Energy Star reports to Congress on power use
- By Rutrell Yasin
- Aug 03, 2007
The Environmental Protection Agency's Energy Star Program has released a report to Congress that assesses opportunities for improving energy efficiency in government and commercial computer servers and data centers.
EPA and industry stakeholders developed the 'Report to Congress on Server and Data Center Energy Efficiency' in response to legislation enacted last year.
The consumption of energy is a concern in government and industry, especially as demand for data processing and storage continues to grow.
Data centers consumed about 61 billion kilowatt-hours (kWh) in 2006 ' roughly 1.5 percent of total U.S. electricity consumption, or about $4.5 billion in electricity costs ' the report states. Federal servers and data centers alone account for approximately 6 billion kWh or 10 percent of this electricity use, at a total cost of about $450 million annually.
Assuming current trends continue, by 2011 national energy consumption by servers and data centers is expected to nearly double.
Many technologies are commercially available or will soon be available that could improve the energy efficiency of microprocessors, servers, storage devices, network equipment and infrastructure systems, the report said.
'For instance, existing technologies and design strategies have been shown to reduce the energy use of a typical server by 25 percent or more,' the report said. In addition, implementing best energy-management practices in existing data centers and consolidating applications from many servers to one server could reduce current data center energy usage by around 20 percent.
Even greater energy savings are possible with advanced technologies, the report adds.
To develop a better understanding of opportunities that could accelerate adoption of energy-efficient technologies beyond current trends, the study explored three scenarios:
- The improved operation scenario includes improvements beyond current trends that are operational in nature and require little or no capital investment. This includes measures such as eliminating unused servers, adopting more energy-efficient servers and enabling power management on all applicable servers. Better airflow management could improve site infrastructure systems such as power and cooling devices by 30 percent.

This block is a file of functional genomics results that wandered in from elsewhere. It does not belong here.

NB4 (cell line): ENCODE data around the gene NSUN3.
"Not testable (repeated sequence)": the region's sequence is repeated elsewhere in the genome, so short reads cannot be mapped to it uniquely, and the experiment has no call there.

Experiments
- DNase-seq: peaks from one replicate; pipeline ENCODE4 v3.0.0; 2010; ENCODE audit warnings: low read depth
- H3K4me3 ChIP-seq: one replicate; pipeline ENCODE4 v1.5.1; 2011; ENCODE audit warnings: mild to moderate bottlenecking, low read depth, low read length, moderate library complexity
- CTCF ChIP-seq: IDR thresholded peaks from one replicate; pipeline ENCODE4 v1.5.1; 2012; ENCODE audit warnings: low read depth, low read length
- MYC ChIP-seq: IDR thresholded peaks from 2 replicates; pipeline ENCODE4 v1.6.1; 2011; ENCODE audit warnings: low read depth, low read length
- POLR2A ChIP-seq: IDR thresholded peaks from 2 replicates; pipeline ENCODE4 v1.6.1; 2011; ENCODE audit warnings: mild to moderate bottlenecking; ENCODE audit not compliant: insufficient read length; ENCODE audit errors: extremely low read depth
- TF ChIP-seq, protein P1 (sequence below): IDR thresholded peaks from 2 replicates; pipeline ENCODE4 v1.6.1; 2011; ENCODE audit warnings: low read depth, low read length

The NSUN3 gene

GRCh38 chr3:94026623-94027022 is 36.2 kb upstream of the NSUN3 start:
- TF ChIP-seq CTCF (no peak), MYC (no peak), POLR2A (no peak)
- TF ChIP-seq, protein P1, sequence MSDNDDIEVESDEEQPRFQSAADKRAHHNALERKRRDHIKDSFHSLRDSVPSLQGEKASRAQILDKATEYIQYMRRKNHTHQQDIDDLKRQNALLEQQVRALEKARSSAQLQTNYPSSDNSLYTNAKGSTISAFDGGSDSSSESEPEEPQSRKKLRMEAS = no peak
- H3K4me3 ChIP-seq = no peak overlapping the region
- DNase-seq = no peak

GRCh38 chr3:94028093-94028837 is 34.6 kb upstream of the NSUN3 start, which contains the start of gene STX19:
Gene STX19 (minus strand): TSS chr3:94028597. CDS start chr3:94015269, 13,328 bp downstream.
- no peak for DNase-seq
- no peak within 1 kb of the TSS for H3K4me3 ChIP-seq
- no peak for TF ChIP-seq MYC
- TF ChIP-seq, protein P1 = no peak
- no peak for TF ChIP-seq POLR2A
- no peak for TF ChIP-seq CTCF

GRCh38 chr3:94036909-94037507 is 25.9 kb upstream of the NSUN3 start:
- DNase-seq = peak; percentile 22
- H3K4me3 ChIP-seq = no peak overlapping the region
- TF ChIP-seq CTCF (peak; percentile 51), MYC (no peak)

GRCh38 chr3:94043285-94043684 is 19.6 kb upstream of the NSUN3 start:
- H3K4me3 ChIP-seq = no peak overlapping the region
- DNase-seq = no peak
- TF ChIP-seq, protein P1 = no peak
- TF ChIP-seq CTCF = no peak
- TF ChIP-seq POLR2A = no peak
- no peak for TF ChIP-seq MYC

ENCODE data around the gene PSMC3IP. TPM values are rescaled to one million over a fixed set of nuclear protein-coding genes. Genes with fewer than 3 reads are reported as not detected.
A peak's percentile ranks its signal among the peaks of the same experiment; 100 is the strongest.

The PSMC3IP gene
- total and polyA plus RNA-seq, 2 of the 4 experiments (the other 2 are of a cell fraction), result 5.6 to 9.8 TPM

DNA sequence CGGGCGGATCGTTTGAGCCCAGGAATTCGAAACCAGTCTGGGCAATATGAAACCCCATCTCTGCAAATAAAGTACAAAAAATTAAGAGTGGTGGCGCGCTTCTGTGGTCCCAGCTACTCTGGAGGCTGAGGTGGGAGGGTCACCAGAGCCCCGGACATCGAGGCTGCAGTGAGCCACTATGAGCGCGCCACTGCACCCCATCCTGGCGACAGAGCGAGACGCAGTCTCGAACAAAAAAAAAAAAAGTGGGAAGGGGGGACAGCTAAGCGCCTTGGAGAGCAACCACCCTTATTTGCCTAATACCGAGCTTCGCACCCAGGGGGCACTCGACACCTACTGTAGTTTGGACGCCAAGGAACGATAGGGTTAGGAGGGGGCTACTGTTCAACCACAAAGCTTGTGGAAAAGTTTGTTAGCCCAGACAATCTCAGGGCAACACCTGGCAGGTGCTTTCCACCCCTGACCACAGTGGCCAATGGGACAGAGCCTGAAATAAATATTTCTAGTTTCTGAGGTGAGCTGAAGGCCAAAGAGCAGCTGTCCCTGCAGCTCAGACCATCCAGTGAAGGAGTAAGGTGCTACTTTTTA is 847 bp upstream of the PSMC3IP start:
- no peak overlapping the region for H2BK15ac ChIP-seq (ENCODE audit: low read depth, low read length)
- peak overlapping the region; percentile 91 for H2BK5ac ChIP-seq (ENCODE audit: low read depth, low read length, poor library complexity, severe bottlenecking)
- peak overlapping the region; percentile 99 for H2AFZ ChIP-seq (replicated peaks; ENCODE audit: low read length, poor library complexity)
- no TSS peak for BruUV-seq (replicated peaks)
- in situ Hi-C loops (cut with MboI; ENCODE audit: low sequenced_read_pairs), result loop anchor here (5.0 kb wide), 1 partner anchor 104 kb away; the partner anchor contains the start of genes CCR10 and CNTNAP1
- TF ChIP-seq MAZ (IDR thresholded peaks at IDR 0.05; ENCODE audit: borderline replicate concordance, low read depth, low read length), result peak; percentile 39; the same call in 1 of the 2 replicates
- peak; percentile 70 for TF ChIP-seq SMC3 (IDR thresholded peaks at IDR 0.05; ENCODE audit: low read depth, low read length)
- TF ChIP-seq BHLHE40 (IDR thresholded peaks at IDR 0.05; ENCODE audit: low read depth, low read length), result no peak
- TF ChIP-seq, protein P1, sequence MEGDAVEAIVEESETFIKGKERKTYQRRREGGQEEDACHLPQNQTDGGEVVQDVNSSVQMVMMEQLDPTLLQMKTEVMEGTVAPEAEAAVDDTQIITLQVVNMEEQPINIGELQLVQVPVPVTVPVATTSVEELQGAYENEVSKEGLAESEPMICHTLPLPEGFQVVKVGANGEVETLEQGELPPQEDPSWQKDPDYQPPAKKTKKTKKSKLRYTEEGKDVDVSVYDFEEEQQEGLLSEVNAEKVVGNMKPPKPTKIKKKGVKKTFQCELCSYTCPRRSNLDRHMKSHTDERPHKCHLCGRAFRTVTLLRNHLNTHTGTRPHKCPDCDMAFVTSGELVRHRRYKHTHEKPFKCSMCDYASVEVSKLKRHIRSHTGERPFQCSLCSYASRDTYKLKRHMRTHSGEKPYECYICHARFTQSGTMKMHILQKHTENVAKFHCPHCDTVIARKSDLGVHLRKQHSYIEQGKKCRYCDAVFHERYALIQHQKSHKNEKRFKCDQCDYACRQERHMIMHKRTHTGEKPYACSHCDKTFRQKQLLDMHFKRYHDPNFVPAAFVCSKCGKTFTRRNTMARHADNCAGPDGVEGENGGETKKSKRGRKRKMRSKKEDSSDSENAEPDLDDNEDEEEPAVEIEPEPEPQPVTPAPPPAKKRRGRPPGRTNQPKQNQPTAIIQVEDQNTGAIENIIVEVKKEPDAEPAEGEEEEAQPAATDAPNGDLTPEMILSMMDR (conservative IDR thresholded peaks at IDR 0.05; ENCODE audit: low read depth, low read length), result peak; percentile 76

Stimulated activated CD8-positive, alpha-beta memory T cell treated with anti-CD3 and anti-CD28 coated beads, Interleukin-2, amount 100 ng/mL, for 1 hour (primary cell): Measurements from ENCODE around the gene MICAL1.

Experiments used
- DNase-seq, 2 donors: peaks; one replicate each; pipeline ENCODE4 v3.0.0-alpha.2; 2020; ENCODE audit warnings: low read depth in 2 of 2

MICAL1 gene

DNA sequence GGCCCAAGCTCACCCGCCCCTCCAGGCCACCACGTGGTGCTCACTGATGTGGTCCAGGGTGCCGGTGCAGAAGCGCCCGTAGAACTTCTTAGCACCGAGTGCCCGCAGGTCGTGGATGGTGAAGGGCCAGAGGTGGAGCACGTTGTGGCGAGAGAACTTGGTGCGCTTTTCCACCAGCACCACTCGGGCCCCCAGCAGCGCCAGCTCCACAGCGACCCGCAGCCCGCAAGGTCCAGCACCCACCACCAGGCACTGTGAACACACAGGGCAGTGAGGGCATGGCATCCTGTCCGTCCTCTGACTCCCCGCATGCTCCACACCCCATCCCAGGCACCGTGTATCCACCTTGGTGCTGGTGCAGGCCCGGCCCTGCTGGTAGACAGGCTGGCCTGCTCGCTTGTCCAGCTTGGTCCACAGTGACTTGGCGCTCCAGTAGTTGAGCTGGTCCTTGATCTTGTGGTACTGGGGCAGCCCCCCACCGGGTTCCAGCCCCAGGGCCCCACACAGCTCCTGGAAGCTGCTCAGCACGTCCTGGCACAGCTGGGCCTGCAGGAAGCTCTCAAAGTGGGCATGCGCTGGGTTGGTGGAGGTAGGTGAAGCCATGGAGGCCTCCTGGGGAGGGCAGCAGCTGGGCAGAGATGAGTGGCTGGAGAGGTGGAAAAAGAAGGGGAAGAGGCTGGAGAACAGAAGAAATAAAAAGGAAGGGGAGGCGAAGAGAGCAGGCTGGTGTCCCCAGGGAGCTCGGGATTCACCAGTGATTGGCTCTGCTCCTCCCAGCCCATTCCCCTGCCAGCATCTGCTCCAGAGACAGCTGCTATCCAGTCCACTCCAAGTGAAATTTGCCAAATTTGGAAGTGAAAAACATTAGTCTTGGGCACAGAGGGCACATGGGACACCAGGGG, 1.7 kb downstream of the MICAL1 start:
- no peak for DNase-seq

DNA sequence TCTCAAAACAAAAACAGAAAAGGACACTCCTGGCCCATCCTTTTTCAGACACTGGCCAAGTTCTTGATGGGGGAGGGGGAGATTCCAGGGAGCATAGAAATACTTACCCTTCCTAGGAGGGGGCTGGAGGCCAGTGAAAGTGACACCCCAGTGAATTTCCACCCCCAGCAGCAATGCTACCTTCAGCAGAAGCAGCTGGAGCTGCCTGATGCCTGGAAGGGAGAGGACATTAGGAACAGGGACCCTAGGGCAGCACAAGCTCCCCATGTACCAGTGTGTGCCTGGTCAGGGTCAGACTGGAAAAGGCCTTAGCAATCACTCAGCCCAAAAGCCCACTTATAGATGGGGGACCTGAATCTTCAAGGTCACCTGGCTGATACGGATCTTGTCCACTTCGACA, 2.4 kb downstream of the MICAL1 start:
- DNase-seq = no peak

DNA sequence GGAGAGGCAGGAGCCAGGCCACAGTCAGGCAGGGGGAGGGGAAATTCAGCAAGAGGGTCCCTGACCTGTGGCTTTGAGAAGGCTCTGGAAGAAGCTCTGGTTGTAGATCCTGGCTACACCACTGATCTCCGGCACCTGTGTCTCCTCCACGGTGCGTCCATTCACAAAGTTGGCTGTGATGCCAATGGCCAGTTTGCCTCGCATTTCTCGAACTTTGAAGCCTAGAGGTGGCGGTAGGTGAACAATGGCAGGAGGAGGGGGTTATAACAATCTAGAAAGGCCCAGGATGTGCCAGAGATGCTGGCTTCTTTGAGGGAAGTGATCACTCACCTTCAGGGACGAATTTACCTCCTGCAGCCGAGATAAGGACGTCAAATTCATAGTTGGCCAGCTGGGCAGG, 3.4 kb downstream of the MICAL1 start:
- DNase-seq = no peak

- The best practice scenario represents the efficiency gains that can be obtained through the more widespread adoption of the practices and technologies used in the most energy-efficient facilities in operation today. For information technology equipment this scenario includes the implementation of all measures in the improved operations scenario, plus the consolidation of servers to a moderate extent and the aggressive adoption of energy-efficient servers. Infrastructure improvements of 70 percent could be achieved by implementing all measures in improved operation plus improving transformers, uninterruptible power supplies, chillers, fans and pumps.
- The state-of-the-art scenario identifies the maximum energy-efficiency savings that could be achieved using available technologies. This scenario assumes that U.S. servers and data centers will be operated at maximum possible energy efficiency using only the most efficient technologies and best management practices available today. This means organizations would have to move aggressively to consolidate servers and storage devices and implement power management at data centers. Organizations could achieve up to an 80 percent improvement in infrastructure energy efficiency with the implementation of all measures in the best-practice scenario and the installation of direct liquid cooling and combined heat and power systems.
If implemented, the state-of-the-art scenario could reduce electricity use by up to 55 percent compared to current efficiency levels, the best-practice scenario could reduce electricity use by up to 45 percent and improved operational management could offer potential electricity savings of more than 20 percent by 2011, the report said.
Rutrell Yasin is senior editor for GCN covering cloud computing.